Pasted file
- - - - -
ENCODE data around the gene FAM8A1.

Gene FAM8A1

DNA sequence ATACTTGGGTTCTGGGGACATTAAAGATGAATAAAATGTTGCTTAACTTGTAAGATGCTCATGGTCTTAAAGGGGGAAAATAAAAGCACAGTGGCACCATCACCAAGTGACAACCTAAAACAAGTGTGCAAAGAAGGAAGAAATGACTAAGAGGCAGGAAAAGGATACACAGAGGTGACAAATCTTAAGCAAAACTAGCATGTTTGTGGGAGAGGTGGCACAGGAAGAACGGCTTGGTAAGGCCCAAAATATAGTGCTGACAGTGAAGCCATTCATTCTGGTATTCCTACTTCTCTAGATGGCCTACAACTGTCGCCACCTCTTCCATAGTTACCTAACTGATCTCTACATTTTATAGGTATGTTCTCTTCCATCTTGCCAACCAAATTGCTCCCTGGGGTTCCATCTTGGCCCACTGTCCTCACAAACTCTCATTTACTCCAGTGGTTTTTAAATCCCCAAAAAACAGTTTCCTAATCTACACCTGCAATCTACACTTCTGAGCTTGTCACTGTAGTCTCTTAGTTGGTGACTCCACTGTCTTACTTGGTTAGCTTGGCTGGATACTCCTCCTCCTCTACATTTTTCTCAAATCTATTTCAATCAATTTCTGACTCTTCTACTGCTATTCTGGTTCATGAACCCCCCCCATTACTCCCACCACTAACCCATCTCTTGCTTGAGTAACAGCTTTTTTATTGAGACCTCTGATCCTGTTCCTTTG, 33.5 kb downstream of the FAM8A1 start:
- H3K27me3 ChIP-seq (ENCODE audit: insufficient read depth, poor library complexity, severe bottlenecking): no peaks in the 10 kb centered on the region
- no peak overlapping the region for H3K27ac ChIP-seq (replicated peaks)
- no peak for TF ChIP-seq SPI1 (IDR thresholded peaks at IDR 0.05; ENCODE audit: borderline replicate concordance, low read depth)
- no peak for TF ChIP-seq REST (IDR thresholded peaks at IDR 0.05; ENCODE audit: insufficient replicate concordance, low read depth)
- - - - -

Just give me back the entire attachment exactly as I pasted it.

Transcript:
ENCODE data around the gene FAM8A1.

Gene FAM8A1

DNA sequence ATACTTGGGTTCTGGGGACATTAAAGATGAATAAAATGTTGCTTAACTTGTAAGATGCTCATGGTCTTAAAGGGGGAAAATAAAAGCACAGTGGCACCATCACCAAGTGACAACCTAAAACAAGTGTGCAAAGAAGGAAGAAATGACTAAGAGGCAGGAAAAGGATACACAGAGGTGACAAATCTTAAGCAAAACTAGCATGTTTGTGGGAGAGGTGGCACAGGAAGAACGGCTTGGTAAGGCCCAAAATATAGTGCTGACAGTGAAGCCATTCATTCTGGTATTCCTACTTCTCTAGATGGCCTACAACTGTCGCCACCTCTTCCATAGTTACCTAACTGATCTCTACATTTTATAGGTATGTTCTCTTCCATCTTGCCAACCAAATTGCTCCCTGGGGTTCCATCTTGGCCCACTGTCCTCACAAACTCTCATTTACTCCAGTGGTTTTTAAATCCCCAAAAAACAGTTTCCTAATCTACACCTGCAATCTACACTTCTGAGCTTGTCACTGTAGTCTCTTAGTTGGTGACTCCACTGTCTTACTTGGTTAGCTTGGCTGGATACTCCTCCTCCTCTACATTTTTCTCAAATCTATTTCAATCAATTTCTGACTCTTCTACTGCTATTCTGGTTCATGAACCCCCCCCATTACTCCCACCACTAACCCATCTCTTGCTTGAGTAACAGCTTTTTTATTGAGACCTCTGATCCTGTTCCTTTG, 33.5 kb downstream of the FAM8A1 start:
- H3K27me3 ChIP-seq (ENCODE audit: insufficient read depth, poor library complexity, severe bottlenecking): no peaks in the 10 kb centered on the region
- no peak overlapping the region for H3K27ac ChIP-seq (replicated peaks)
- no peak for TF ChIP-seq SPI1 (IDR thresholded peaks at IDR 0.05; ENCODE audit: borderline replicate concordance, low read depth)
- no peak for TF ChIP-seq REST (IDR thresholded peaks at IDR 0.05; ENCODE audit: insufficient replicate concordance, low read depth)